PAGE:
The U.S. is in an opiate crisis with an estimated two million people abusing prescription pills and street drugs, but could marijuana be the answer?
When most people picture a drug dealer, they are not likely to picture their family doctor, but in the case of chronic or acute pain, many Americans begin their battle with opiates after receiving a prescription.
Why are Opiates being prescribed?
Opioids have a rich history in the U.S. starting in the Civil war when morphine was used on the battlefield as an anesthetic. This led to a population of soldiers who became dependent after the war.
Heroin was then sold by the Bayer company as a less addictive alternative to morphine. It remained legal in the United States until 1924 with the Anti-Heroin Act.
In 1970 the Controlled Substances Act became law where drugs were classified by their addictiveness. Hydrocodone was originally classified as a schedule III drug. This was only upped to a schedule II drug in 2014.
In 1995 Oxycontin, a drug that works over a 12-hour period, was introduced as a ‘safer’ opioid alternative by manufacturer Purdue Pharma. This is later determined to be false and misleading and the company is sued for $634.5 million.
As a result, approximately 130 people diedevery dayfrom opioid overdose in the U.S. in 2016 and 2017. In 2015, the U.S. represented about 99.7 percent of the world’s hydrocodone consumption.
Why Opiates are so Addictive
Opioids work by binding to the pain receptors in the brain and spinal cord to disrupt pain signals. In addition, they also signal the brain’s reward system to make dopamine which creates a euphoric high.
While the exact reason for substance abuse is not known, there are many risk factors that can contribute to substance abuse such as ADHD, depression, stress and a family history of drug abuse. With dependence on opioids comes an increased tolerance, where users must have higher and higher doses of the drug to produce the same effects. This can lead some to turn to heroin as it is a cheaper alternative to the pricey prescription counterpart. The National Institute on Drug Abuse Estimates that half of young people who abuse heroin tried the drug after abusing painkillers.
Opiate Withdrawal Symptoms
Those who stop taking opioids may experience withdrawal symptoms which can range from mild flu-like ailments to even cases of death. Some experiencing opioid withdrawal may experience:
While many of these symptoms are common with a stomach flu, left unchecked the combination of vomiting and Diarrhea has led to death. It is suggested that these deaths are highly preventable with proper medical management, especially in areas such as prisons.
CBD for Opiate Withdrawal
While drug addiction is often characterized as a relapsing disorder where an individual uses drugs without a control over their addiction, many experts are studying the possible benefits of cbd for opiate withdrawal.The Neuronal circuits are the underlying determinants of every behavior ranging from reflexes to advanced cognitive functions.
Their research points to the possibility of CBD having therapeutic benefits for those who are suffering from opioid, cocaine and psychostimulant addiction.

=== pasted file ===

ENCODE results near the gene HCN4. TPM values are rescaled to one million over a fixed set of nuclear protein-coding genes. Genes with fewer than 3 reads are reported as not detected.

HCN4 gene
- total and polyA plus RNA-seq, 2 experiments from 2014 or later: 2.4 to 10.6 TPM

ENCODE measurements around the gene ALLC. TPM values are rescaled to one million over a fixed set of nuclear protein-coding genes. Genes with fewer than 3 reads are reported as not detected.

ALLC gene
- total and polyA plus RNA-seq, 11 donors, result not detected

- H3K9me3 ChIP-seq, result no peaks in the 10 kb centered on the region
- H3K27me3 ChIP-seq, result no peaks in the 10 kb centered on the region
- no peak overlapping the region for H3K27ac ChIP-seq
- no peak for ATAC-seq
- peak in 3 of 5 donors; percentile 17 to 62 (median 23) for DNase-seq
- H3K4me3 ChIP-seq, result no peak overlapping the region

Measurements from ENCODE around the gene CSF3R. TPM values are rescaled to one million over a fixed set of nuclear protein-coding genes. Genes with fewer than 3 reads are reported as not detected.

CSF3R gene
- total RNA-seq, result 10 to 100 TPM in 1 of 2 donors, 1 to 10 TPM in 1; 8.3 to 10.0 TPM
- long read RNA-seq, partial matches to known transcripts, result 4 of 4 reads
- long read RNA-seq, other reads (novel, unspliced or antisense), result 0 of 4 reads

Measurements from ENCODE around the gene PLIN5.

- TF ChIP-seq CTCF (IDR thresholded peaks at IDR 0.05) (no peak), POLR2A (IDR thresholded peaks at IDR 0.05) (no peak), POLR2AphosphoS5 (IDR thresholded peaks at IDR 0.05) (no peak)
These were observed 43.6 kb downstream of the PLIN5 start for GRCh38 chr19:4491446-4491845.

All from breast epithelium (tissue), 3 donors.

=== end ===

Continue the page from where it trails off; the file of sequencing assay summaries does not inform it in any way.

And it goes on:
What is CBD?
CBD stands for cannabidiol which is the second most prevalent ingredient in marijuana. Unlike THC, CBD will not get you high, but may have medical benefits. According to a report by the World Health Organization, “In humans, CBD exhibits no effects indicative of any abuse or dependence potential…. To date, there is no evidence of public health related problems associated with the use of pure CBD.”
CBD has shown to be effective in the treatment of childhood epilepsy symptoms. It can also aid in those suffering from insomnia and some studies have shown effectiveness in the pain and inflammation caused by arthritis as well as an ability to inhibit neuropathic and inflammatory pain.
A treatment center in Arizona was able to find success with cannabis. Doctors at Blue Door Therapeutics found that administering cannabis pills and patches were able to help their patients with opiate withdrawal symptoms such as nausea.
The anti-anxiety and inflammatory properties of the cannabis were also often able to address underlying conditions that led to the addiction.
Stop Opiate Addiction Before it Starts
Marijuana is also being studied as a possible alternative to opiates for those suffering from chronic pain. While marijuana has been effective in blocking the neurotransmitters that send pain signals, it can also cause adverse side effects such as paranoia and impairment. The National Institute of Health has partnered with UCLA and NYU to study whether they can reproduce the pain blocking benefits of this plant, without the ‘high’.
While still in the early stages, more research is needed to determine what role, if any, CBD could play in the prevention and treatment of opiate abuse.
In 2018, President Donald Trump announced $6 billion in funding for opioid programs, with $3 billion allocated in 2018 and $3 billion allocated for 2019. Although monies have been pledged, it seems they are allocated for public prevention programs and law enforcement activities, rather than medical research.